- St. John of the Cross
On the spiritual path to God, people experience two “dark nights” (dark night of senses and dark night of spirit).
The first purgation or night is bitter and terrible to sense […]. The second bears not comparison with it, for it is horrible and awful to the spirit […].
The nights are very similar to depression but are spiritual in nature (some call them spiritual depression) and result in purgation of spiritual imperfections (re: Spiritual Materialism).
Dark night of senses is arid and empty of sensory sweetness, so the person cannot derive any pleasure from spiritual works or any other thing.
God now sees that they have grown a little, and are becoming string enough to lay aside their swaddling clothes and be taken from the gentle breast; so He sets them down from His arms and teaches them to walk on their own feet; which they feel to be very strange, for everything seems to be going wrong with them.
During this time, God is working on their spirit (which they cannot experience) so the senses remains dry.
On a dark night, Kindled in love with yearnings—oh, happy chance!— I went forth without being observed, My house being now at rest. In darkness and secure, By the secret ladder, disguised—oh, happy chance!— In darkness and in concealment, My house being now at rest. In the happy night, In secret, when none saw me, Nor I beheld aught, Without light or guide, save that which burned in my heart. This light guided me More surely than the light of noonday To the place where he (well I knew who!) was awaiting me— A place where none appeared. Oh, night that guided me, Oh, night more lovely than the dawn, Oh, night that joined Beloved with lover, Lover transformed in the Beloved! Upon my flowery breast, Kept wholly for himself alone, There he stayed sleeping, and I caressed him, And the fanning of the cedars made a breeze. The breeze blew from the turret As I parted his locks; With his gentle hand he wounded my neck And caused all my senses to be suspended. I remained, lost in oblivion; My face I reclined on the Beloved. All ceased and I abandoned myself, Leaving my cares forgotten among the lilies.
- dark night of the senses
- dark night of the spirit
“The first purgation or night is bitter and terrible to sense, as we shall now show. The second bears not comparison with it, for it is horrible and awful to the spirit, as we shall show presently.”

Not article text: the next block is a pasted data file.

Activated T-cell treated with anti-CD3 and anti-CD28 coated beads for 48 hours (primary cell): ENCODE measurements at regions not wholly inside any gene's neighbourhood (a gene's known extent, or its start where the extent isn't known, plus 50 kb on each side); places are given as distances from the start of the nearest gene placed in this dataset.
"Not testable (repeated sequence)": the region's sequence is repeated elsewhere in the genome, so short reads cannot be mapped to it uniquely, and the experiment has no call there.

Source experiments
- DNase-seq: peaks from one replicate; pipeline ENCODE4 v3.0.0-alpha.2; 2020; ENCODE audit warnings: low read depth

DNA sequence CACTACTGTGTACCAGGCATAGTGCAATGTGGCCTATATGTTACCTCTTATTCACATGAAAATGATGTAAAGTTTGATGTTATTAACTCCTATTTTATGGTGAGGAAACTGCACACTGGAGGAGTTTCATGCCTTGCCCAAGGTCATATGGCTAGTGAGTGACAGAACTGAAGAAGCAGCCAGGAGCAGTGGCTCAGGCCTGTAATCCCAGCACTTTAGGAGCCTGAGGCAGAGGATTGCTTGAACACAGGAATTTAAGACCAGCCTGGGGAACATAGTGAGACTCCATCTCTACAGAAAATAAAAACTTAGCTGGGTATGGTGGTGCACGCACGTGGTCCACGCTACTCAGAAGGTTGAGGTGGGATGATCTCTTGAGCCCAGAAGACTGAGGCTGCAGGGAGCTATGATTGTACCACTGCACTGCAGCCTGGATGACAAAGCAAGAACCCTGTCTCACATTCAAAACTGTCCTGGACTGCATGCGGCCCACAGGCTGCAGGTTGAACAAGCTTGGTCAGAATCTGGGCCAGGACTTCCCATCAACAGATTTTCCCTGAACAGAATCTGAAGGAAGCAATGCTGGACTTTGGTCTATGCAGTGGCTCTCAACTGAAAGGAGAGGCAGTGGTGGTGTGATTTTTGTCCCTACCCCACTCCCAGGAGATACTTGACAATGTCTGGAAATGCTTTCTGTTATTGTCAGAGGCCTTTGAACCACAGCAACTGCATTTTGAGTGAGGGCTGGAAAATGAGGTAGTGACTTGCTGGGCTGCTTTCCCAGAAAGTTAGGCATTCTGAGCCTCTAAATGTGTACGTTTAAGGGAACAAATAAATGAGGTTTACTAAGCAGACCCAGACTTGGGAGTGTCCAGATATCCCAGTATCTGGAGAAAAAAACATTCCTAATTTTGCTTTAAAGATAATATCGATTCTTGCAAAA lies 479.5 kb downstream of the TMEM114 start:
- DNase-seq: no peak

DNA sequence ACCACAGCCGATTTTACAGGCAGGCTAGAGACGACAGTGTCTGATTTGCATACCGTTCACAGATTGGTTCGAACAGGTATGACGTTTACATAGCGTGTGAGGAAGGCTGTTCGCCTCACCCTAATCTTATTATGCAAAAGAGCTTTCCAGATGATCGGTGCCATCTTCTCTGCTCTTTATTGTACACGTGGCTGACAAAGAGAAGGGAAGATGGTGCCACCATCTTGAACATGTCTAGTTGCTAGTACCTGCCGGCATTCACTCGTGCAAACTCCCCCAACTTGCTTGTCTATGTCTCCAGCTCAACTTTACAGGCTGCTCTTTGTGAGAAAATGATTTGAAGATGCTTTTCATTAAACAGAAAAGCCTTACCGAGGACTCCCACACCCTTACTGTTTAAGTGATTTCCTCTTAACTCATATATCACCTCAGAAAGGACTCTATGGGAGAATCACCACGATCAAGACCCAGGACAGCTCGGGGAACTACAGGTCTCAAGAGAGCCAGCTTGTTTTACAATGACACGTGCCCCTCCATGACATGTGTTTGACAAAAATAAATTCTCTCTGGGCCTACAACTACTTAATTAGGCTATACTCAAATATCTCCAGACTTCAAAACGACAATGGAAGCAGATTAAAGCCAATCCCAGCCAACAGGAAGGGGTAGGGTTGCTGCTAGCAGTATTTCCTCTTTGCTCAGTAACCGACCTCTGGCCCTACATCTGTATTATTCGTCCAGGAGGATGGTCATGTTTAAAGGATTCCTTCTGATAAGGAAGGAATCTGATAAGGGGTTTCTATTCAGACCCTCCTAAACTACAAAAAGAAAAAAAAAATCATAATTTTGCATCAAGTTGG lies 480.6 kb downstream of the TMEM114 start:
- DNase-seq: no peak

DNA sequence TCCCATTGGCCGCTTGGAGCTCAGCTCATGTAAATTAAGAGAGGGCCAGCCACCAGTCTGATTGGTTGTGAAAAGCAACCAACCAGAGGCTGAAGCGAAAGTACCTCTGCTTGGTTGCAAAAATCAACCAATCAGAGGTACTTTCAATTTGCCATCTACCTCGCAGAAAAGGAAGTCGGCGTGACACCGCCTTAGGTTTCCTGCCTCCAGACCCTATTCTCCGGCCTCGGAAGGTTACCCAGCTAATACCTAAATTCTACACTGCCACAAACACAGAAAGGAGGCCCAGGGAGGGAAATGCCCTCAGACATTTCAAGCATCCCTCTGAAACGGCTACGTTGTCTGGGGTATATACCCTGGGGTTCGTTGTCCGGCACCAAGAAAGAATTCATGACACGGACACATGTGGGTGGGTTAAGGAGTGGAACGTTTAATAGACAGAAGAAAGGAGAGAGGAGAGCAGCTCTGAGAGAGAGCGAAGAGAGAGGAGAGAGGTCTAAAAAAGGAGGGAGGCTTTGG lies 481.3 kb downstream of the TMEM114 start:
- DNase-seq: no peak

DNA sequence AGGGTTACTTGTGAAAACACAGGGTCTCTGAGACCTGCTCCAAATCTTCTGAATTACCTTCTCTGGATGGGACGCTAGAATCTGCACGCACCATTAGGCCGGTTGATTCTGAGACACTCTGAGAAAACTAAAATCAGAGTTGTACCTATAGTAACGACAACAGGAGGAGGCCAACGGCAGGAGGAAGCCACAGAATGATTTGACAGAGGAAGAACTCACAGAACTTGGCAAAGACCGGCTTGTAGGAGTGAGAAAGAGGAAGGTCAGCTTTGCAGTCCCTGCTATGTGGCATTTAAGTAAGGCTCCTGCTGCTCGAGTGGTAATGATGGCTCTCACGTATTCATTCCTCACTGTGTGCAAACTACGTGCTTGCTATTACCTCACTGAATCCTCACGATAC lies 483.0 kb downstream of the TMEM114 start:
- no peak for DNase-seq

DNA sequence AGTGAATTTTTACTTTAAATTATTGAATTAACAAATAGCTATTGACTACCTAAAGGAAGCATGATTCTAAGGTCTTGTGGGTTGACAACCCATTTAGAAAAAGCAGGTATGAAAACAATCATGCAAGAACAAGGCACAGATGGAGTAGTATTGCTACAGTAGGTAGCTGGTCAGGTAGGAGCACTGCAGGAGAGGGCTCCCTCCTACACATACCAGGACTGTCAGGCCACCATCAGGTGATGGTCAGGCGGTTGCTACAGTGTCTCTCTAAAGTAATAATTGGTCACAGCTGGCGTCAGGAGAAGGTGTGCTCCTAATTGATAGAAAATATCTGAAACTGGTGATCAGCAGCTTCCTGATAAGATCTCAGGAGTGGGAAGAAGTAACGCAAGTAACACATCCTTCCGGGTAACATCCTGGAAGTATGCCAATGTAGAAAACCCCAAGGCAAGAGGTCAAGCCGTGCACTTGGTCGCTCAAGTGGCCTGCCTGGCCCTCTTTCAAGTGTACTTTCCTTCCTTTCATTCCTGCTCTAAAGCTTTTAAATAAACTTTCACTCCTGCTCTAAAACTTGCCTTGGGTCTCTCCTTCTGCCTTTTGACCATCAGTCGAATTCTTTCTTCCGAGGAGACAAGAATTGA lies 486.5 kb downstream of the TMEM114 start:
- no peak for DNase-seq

- taking pride in their spiritual practice, deriving satisfaction with themselves and their works
- desire (in vain) to speak of spiritual practice in the presence of others, or desire to teach such things (rather than learn them)
- the devil creates a fervour and desire to perform these works more frequently so that their pride can may grow even greater. For these persons, the work is not only valueless, but even becomes vices.
- sometimes they are anxious that others should recognize how spiritual and devout they are
spiritual avarice (greed):
- dissatisfied with spirituality that God gives them. they do not find the desired consolation in spiritual things
- many can never have enough of listening to spiritual teachers, learning spiritual concepts, possessing and reading many books, and spending time on these rather than works of mortification and perfecting the inward property of spirit. they burden themselves with images and glossaries (which are very curious), constantly switching from one to another
- “in their very spiritual exercises, when they are powerless to prevent it, there arise and assert themselves in the sensual part of the soul impure acts and motions, and sometimes this happens even when the spirit is deep in prayer, or engaged in the Sacrament of Penance or in the Eucharist.”
These things are not in their power; they proceed from one of three causes:
- when spirit (higher part) is moved to pleasure, the sensual nature (lower part) is moved to the pleasure as well (because it cannot do otherwise). and it therefore lay hold upon that which comes nearest to itself, which is the impure and sensual
- the devil, who stirs up the motions of impurity at times of prayer to disturb the soul. For through fear of these, person becomes lax in prayer (which is the aim of the devil), but some give prayer altogether, because they think these things attack them the most in prayer.
- the fear which such persons have conceived for these representation and motions. Something that they see or say or think brings them to their mind, and this makes them afraid, so that they suffer from them through no fault of their own
- “when they delight and pleasure in spiritual things come to an end, they naturally become embittered, and bear that lack of sweetness which they have to suffer with a bad grace, which affects all they do; and they very easily become irritated over the smallest matter”